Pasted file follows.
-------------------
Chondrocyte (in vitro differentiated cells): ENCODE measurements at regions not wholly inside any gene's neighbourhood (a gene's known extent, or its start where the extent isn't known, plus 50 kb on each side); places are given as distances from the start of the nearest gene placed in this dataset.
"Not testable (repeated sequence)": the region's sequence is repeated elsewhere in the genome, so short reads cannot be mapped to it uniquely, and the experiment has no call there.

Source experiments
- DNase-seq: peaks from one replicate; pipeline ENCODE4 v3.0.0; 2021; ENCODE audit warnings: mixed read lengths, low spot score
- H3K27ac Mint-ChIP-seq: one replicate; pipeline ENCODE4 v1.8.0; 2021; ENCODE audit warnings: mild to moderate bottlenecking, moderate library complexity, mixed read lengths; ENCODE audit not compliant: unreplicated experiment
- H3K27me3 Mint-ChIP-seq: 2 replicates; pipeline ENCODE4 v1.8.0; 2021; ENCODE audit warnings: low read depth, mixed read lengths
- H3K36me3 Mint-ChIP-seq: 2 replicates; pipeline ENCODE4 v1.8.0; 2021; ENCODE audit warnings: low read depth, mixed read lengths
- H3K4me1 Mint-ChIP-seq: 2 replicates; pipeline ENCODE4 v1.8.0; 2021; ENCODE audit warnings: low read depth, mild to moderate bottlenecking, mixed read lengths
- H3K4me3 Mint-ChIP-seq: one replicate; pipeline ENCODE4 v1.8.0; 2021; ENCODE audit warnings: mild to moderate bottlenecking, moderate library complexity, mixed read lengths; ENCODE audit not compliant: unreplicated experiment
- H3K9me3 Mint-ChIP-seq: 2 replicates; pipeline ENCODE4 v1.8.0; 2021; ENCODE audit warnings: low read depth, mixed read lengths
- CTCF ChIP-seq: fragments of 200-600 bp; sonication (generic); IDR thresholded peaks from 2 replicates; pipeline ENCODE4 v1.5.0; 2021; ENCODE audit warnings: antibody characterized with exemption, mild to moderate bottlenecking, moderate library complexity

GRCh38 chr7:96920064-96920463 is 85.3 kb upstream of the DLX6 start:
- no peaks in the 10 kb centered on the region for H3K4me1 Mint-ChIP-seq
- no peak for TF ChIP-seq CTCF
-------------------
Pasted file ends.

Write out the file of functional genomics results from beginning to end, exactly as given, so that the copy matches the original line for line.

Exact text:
Chondrocyte (in vitro differentiated cells): ENCODE measurements at regions not wholly inside any gene's neighbourhood (a gene's known extent, or its start where the extent isn't known, plus 50 kb on each side); places are given as distances from the start of the nearest gene placed in this dataset.
"Not testable (repeated sequence)": the region's sequence is repeated elsewhere in the genome, so short reads cannot be mapped to it uniquely, and the experiment has no call there.

Source experiments
- DNase-seq: peaks from one replicate; pipeline ENCODE4 v3.0.0; 2021; ENCODE audit warnings: mixed read lengths, low spot score
- H3K27ac Mint-ChIP-seq: one replicate; pipeline ENCODE4 v1.8.0; 2021; ENCODE audit warnings: mild to moderate bottlenecking, moderate library complexity, mixed read lengths; ENCODE audit not compliant: unreplicated experiment
- H3K27me3 Mint-ChIP-seq: 2 replicates; pipeline ENCODE4 v1.8.0; 2021; ENCODE audit warnings: low read depth, mixed read lengths
- H3K36me3 Mint-ChIP-seq: 2 replicates; pipeline ENCODE4 v1.8.0; 2021; ENCODE audit warnings: low read depth, mixed read lengths
- H3K4me1 Mint-ChIP-seq: 2 replicates; pipeline ENCODE4 v1.8.0; 2021; ENCODE audit warnings: low read depth, mild to moderate bottlenecking, mixed read lengths
- H3K4me3 Mint-ChIP-seq: one replicate; pipeline ENCODE4 v1.8.0; 2021; ENCODE audit warnings: mild to moderate bottlenecking, moderate library complexity, mixed read lengths; ENCODE audit not compliant: unreplicated experiment
- H3K9me3 Mint-ChIP-seq: 2 replicates; pipeline ENCODE4 v1.8.0; 2021; ENCODE audit warnings: low read depth, mixed read lengths
- CTCF ChIP-seq: fragments of 200-600 bp; sonication (generic); IDR thresholded peaks from 2 replicates; pipeline ENCODE4 v1.5.0; 2021; ENCODE audit warnings: antibody characterized with exemption, mild to moderate bottlenecking, moderate library complexity

GRCh38 chr7:96920064-96920463 is 85.3 kb upstream of the DLX6 start:
- no peaks in the 10 kb centered on the region for H3K4me1 Mint-ChIP-seq
- no peak for TF ChIP-seq CTCF